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International Human Rights News: Weekly Roundup

By Udita Sharma, Elizabeth Mangenje, Tola Akindipe, and Giulia Carlini

Each week students at the University of Essex Human Rights Centre prepare an overview of the past week’s human rights related news stories from around the world.

  • International

New refugee framework “dead in the water” without more international support-IRIN

Environmental defenders being killed in record numbers globally, new research reveals –The Guardian

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“People just don’t get it” an interview with Kade Crockford of the ACLU of Massachusetts about why surveillance issues aren’t getting the attention they deserve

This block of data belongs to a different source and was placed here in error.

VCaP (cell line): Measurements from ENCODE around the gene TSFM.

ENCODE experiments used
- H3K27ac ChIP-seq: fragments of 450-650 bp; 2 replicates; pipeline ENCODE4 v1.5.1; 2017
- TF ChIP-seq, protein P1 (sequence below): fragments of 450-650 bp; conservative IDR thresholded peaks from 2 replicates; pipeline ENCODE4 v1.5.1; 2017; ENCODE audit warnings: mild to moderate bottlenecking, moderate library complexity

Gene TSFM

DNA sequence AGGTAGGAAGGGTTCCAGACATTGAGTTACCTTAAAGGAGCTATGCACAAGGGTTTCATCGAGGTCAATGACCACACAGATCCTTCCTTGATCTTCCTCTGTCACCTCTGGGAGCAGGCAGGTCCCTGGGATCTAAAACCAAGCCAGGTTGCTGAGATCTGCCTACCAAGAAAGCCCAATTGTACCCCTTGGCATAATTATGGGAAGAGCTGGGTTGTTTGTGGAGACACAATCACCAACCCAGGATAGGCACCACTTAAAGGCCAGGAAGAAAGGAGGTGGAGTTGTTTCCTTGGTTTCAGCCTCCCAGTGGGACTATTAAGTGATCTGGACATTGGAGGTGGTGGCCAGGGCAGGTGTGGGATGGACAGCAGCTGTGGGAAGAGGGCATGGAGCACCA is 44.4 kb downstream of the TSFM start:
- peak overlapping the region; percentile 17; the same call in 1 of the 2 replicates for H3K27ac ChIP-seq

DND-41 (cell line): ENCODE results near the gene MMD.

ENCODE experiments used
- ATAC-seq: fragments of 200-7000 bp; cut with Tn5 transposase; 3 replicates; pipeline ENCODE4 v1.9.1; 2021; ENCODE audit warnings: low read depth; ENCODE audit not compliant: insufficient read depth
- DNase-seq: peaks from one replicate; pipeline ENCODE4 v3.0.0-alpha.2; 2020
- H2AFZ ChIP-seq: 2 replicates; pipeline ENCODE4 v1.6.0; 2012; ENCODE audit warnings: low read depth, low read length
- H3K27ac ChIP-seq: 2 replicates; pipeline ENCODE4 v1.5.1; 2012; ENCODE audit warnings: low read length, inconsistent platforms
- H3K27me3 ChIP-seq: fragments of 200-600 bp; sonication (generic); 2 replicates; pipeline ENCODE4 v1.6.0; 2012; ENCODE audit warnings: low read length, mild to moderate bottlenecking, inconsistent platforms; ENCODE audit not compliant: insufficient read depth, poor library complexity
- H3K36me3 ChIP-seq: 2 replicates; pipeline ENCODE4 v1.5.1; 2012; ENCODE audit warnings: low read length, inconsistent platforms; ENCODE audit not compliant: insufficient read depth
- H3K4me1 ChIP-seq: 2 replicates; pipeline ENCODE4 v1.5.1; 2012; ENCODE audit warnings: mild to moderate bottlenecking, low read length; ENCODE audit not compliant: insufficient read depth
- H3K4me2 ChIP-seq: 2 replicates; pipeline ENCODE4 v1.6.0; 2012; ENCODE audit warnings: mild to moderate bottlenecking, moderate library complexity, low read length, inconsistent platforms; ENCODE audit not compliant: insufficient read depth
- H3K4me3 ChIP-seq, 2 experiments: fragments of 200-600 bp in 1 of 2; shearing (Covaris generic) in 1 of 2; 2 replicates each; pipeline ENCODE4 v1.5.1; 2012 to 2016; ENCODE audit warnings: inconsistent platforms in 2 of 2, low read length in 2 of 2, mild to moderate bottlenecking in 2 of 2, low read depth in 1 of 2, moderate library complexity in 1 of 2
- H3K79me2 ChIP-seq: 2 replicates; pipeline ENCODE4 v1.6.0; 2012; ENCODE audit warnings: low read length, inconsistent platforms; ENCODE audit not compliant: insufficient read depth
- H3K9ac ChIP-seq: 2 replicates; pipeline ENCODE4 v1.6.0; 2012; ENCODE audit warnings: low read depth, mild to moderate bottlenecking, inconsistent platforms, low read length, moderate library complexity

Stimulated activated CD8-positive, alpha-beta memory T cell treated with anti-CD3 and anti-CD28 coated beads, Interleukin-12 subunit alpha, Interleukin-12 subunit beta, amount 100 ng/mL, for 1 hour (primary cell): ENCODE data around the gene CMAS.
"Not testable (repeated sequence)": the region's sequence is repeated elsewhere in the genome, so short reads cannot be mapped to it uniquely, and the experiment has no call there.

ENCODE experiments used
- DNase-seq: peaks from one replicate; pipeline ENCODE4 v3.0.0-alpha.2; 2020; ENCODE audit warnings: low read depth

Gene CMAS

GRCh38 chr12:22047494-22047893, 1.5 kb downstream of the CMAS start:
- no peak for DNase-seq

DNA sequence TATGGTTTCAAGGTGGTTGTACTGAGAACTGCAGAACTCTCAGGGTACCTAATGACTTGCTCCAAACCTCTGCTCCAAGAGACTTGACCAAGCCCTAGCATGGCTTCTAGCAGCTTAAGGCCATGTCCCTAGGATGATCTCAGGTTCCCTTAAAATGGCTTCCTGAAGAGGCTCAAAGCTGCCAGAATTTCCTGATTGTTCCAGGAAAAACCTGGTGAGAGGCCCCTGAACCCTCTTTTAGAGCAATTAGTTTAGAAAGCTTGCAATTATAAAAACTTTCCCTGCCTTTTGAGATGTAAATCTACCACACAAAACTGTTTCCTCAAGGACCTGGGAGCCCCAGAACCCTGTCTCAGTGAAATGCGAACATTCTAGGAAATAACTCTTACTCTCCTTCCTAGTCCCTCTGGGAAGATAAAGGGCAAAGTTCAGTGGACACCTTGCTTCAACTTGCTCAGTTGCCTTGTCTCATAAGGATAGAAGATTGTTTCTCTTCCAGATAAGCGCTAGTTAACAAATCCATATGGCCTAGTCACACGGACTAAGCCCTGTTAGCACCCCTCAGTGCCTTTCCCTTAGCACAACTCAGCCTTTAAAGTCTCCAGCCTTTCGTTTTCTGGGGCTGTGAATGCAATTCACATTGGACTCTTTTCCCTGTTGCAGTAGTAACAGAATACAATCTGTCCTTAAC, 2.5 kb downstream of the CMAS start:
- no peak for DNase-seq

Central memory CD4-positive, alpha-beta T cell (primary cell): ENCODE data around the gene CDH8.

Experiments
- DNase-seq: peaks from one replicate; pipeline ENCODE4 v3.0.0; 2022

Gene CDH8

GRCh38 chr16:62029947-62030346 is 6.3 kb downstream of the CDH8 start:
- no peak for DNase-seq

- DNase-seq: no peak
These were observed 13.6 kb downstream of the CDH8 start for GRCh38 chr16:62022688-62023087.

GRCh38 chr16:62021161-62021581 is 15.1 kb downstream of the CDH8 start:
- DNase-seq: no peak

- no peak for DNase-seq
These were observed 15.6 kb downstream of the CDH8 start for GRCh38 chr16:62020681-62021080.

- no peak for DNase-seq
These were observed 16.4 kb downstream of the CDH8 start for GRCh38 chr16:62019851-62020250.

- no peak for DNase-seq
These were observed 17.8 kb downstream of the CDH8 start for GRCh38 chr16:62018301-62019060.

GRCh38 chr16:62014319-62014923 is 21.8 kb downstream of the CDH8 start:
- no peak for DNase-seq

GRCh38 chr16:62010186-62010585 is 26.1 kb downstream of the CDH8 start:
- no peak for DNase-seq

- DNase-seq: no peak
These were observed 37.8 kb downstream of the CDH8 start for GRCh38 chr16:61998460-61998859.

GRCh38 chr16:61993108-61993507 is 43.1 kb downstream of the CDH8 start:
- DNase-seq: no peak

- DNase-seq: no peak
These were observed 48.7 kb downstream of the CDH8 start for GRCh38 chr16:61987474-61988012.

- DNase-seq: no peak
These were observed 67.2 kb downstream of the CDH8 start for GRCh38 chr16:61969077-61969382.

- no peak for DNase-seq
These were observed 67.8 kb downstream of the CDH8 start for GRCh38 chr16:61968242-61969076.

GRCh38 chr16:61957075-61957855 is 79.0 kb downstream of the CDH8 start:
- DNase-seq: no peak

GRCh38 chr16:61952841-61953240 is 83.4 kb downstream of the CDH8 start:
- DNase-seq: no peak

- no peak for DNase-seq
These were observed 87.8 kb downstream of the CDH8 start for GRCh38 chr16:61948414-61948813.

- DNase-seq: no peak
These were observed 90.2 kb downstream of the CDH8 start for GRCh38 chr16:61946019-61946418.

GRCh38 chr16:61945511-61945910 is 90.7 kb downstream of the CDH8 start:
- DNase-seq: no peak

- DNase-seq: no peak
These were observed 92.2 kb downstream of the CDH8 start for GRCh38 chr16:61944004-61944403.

By Ajay Sandhu 

The precarious state of privacy often fails to stir public attention. For example, the Investigatory Powers Act (IPA), a piece of legislation granting police and intelligence agencies sweeping surveillance powers in the UK, is said to have passed into law “with barely a whimper.” What explains this lukewarm response? How does the US install bulk surveillance programs like Total Information Awareness (TIA) or the UK pass privacy threatening bills like the IPA (sometimes called the “snooper’s charter”) without receiving the level of attention that one might expect from a society which claims to value privacy rights?